History makers or history watchers?
In June 2018 women in Saudi Arabia will be allowed to drive. The significance of this truly historic moment for Saudi women and Saudi society overall is hard to underestimate. And of course, everyone wants to be part of history. Many brands saw a commercial opportunity to show their solidarity and support for Saudi women, and quickly rolled up their sleeves to work on new campaigns.
From the advertising point of view, this is a one of a kind event since the beginning of the 21st century. I cannot think of any other positive news this unique that caused so many brands to jump on the bandwagon. What an opportunity to observe, listen, compare, and learn!
I can imagine that when the announcement came in September 2017 many brand teams rushed into research and uncovered similar truths that Saudi women were excited yet worried and that not all men in the families supported the idea of women driving. However, only a few of them rolled out marketing activities that helped make history while others just showed up for the ride.
The obvious challenges for marketers and their agencies were to find a role for the brand in this situation and to come up with communication ideas that would create a strong link between the event and brand equity. As a result, female empowerment messages and campaigns started pouring in.
What many brands overlooked though was that modern consumers don’t want pep talks. They want brands to ‘walk the talk’ and provide real-life solutions to existing tensions.
With three months still to go before women will be able to take the driver’s seat we already have enough creative content to get inspired by the best campaigns and learn from those that did not impress us.
Here are several pieces of content and activities from brands that stood out:
‘Change Has Taste’ by Coca-Cola Middle East
Let’s be honest, it takes much more than a Coke to find confidence and determination which, by the way, a lot of Saudi women already have.
This film does not get my vote.
In fact, it works more as a product placement in the nostalgic style of the 80s. Although it ticks the box of dramatizing ‘Taste the Feeling’ campaign idea, the ad stands out as superficial compared to the scale and importance of the event.
‘#UpToMe’ by Chevrolet Arabia
The film does not create any value, it only states the obvious. I really don’t see the point in it.
There is neither tension nor the brand’s point of view.
I believe such a strong automotive brand like Chevrolet that inspires people to ‘find new roads’ could have done more.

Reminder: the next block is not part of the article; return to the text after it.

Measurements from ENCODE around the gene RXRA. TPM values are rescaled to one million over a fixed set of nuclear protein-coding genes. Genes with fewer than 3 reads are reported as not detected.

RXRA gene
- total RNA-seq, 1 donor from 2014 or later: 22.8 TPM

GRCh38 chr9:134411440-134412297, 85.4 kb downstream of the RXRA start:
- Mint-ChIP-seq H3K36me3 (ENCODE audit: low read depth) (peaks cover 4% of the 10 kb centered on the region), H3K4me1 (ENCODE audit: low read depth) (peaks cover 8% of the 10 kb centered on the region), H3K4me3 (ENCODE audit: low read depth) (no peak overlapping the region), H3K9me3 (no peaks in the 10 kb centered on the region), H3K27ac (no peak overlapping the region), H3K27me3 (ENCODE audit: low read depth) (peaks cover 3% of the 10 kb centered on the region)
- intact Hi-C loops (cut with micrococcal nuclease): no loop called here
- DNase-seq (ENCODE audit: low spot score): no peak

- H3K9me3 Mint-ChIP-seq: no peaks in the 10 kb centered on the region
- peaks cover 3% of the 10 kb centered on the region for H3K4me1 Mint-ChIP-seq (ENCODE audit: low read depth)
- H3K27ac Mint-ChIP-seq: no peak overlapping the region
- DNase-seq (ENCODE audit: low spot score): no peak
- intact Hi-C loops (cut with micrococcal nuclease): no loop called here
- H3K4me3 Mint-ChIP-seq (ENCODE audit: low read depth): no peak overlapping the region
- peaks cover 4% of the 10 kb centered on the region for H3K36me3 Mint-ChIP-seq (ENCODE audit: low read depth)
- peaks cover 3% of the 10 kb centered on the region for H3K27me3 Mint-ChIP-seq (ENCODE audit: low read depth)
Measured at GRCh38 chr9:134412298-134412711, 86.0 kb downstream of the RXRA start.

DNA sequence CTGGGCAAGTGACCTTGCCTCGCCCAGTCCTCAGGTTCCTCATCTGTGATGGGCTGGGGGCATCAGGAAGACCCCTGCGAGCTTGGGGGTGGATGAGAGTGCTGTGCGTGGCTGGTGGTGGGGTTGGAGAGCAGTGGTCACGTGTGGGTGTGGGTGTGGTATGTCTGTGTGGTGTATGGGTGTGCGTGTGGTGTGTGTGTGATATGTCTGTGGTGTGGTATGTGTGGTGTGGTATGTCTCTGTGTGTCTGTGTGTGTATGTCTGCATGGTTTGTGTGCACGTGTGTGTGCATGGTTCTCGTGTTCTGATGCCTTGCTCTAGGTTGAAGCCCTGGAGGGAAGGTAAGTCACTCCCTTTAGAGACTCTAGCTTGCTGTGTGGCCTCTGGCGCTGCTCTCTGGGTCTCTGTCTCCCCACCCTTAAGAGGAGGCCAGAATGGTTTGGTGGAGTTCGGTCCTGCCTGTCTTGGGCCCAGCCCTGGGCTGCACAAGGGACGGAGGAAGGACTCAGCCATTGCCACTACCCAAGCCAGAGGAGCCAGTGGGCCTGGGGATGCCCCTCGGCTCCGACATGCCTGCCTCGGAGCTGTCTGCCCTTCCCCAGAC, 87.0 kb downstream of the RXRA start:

‘#SheDrives’ by Nissan Middle East
This is a longer film but keeps a viewer’s interest and attention because it has two key components: The real-life tension of women wanting to drive but some male family members resisting the change, and the solution that the brand found – inviting male family members to give the first driving lesson to their daughters, wives and sisters. One might argue that the film lacks authenticity. However, I feel that this is where the ‘social experiment’ format serves as a nice tool to give a more genuine feel to the content that had to be staged. A nice touch is the featuring of the ‘2018GRL’ number plate that was created and tweeted back in September as the first reaction of Nissan to the big news.
Well done - No wonder this campaign has already won several awards at Dubai Lynx 2018.
And finally, Ford. So far, they have not released a campaign but instead they brought their global ‘Ford Driving Skills for Life’ initiative to Saudi Arabia. In the times when everyone was cheering, they took action. They partnered with selected universities to start preparing female students to become responsible, safe drivers.
Actions do speak louder than words and this approach will earn them loyalty.
Modern consumers are very selective which brands they allow to be part of their culture and reward with their loyalty. People like brands that channel their creativity and investment into making a big positive impact. Out of the four examples above I believe Nissan and Ford scored the most.
By Olga Kudryashova, Planning Director, Y&R Middle East and North Africa